According to New Scientist, a team of doctors from the University of Maryland School of Medicine has placed one patient in suspended animation, as part of a trial in the United States, which is aiming to fix traumatic injuries, such as stab wounds or gunshots, which would otherwise result in death.
Also called “emergency preservation resuscitation,” suspended animation is a procedure that involves rapidly cooling the body down to 50 to 59 Fahrenheit (10 to 15O Celsius) by substituting their blood with an ice-cold salt solution.
The procedure slows down brain activity for a considerable amount of time that is enough for surgeons to buy time and perform life-saving surgeries. The patient’s brain activity almost completely stops. It is disconnected from the cooling system and the body, which would otherwise be considered dead, is rapidly moved to the operation theatre.
When the heart stops beating, blood does not carry oxygen to the brain. The human brain can survive for at least five minutes without oxygen. If it exceeds that time limit, there could be irreversible damage. After the surgery, the body is warmed up again and the heart is restarted.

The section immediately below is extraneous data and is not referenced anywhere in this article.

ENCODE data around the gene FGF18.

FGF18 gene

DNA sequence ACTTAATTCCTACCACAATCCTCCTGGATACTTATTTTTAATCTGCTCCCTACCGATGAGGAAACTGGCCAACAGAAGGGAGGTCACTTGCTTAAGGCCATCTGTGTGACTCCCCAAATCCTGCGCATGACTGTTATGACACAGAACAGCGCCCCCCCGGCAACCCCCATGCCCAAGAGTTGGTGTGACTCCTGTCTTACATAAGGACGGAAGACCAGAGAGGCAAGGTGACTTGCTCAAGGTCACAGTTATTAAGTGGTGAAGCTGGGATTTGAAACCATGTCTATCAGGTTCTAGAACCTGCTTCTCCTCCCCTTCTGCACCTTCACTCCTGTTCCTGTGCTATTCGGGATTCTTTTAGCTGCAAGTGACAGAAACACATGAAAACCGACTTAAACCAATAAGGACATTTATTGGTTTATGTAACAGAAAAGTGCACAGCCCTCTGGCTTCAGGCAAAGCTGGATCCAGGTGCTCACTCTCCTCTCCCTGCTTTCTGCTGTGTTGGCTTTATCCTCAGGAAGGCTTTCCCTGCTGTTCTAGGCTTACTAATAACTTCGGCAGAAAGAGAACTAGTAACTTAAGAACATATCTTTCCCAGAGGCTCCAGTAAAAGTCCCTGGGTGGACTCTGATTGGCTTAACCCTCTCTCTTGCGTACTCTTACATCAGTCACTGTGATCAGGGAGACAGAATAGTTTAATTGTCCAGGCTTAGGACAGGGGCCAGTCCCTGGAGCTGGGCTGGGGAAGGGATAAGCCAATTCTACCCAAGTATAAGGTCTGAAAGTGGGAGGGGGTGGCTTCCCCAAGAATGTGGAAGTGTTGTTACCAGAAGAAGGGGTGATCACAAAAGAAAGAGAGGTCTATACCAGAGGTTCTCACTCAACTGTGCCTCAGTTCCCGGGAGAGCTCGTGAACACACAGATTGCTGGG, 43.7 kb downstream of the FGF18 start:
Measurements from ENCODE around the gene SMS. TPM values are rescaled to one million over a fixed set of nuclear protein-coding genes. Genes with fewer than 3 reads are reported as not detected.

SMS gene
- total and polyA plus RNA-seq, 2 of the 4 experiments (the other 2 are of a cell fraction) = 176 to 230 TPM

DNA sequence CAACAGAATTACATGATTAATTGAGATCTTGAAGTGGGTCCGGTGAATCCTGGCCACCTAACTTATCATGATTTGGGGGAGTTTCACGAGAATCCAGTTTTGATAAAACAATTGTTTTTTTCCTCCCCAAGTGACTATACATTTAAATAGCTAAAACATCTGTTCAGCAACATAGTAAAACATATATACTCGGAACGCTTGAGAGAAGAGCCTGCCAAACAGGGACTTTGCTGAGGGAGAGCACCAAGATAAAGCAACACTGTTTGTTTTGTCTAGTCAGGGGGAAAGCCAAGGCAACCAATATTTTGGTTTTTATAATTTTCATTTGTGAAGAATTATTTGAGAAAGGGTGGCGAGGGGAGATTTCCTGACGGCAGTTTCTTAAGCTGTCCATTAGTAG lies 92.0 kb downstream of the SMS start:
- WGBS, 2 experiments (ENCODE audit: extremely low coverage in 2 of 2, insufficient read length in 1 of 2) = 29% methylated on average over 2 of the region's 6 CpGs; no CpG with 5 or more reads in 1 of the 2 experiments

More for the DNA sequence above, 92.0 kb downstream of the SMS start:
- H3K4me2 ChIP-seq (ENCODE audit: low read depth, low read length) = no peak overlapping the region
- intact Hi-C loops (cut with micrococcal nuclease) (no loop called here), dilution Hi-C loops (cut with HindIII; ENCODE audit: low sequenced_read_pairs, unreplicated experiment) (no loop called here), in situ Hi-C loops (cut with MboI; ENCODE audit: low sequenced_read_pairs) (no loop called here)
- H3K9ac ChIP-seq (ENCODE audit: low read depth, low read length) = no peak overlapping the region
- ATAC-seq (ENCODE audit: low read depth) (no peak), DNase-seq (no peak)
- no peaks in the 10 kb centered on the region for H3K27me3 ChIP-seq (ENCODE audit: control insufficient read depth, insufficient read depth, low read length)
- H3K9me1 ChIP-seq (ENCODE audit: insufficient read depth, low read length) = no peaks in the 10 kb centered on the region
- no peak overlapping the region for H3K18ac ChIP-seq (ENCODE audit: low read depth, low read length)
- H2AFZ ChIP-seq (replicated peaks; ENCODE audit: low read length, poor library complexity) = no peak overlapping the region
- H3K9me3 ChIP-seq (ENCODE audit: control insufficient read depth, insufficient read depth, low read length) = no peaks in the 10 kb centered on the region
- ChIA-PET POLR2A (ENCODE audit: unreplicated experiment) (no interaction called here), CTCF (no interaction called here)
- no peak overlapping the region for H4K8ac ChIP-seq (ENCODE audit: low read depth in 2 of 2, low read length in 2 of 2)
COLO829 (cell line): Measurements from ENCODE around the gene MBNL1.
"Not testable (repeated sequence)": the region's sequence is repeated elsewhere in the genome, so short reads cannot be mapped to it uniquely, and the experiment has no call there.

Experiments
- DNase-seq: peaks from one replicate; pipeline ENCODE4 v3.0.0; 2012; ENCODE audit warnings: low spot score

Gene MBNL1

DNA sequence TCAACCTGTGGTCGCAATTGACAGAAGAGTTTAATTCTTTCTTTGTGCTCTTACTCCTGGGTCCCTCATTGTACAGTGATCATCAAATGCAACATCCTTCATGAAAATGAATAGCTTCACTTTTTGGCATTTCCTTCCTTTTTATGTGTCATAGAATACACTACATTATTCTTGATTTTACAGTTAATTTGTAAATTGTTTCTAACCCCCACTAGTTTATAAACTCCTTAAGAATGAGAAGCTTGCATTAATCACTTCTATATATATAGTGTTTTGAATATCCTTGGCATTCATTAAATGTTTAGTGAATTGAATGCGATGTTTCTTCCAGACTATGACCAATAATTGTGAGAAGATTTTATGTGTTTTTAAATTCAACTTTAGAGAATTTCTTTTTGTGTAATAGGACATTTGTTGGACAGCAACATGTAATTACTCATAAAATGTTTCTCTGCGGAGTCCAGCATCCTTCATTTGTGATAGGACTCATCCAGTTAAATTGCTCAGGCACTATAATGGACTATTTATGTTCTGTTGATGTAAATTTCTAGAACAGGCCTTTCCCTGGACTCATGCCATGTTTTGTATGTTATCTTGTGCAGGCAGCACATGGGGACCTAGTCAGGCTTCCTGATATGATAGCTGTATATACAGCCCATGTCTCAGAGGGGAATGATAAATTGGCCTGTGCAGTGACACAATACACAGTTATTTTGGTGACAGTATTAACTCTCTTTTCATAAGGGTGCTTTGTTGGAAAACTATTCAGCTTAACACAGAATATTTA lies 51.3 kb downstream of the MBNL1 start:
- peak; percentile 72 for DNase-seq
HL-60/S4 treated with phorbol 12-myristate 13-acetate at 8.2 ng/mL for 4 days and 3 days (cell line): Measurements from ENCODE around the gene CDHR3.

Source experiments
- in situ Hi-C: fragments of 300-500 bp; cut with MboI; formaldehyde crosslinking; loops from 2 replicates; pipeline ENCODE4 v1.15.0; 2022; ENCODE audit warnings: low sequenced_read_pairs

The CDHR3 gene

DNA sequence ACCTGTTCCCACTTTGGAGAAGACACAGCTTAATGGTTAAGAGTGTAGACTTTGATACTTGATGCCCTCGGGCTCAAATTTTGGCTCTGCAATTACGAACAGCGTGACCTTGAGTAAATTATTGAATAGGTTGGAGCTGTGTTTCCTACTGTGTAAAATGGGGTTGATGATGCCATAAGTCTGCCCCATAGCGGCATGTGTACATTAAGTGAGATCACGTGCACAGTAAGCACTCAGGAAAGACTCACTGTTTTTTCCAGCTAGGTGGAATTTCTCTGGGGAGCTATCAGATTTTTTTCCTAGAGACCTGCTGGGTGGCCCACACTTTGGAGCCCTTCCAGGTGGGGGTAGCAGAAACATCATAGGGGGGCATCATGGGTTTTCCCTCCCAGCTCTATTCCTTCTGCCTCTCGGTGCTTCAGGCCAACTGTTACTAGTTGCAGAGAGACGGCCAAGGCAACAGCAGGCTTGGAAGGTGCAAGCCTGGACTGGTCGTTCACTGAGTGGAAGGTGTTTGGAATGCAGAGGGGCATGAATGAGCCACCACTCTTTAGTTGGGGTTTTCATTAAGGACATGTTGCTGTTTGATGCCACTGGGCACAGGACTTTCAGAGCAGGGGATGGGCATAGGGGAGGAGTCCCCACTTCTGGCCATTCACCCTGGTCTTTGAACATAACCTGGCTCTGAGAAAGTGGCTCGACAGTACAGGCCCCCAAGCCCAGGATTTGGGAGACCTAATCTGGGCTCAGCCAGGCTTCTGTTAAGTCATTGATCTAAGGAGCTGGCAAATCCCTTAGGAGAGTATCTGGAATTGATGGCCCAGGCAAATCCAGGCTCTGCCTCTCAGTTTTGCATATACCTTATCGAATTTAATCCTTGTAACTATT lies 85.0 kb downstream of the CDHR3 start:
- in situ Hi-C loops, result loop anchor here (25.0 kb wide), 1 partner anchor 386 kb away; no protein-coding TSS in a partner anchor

The trial got permission from the U.S. Food and Drug Administration even without the patient’s consent, as the injuries were more likely to be fatal, with no alternative treatment available.
Dr. Samuel Tisherman from the University of Maryland School of Medicine led the trial.
Animal studies showed that acute trauma could be cooled for up to three hours, stitched up, and resuscitated. Dr. Tisherman said, “We felt it was time to take it to our patients. Now we are doing it and we are learning a lot as we move forward with the trial.”
“Once we can prove it works here, we can expand the utility of this technique to help patients survive that otherwise would not,” he added.
Dr. Tisherman said, “I want to make clear that we’re not trying to send people off to Saturn. We’re trying to buy ourselves more time to save lives.”
In fact, it is unclear how long suspended animation can be extended. When the cells are warmed up again, patients may experience “reperfusion injuries,” causing cellular damage due to chemical reactions. The longer the patients are without oxygen, the more the damage is. Dr. Ariane Lewis from NYU Langone Health said, “We have to see whether it works and then we can start to think about how and where we can use it.”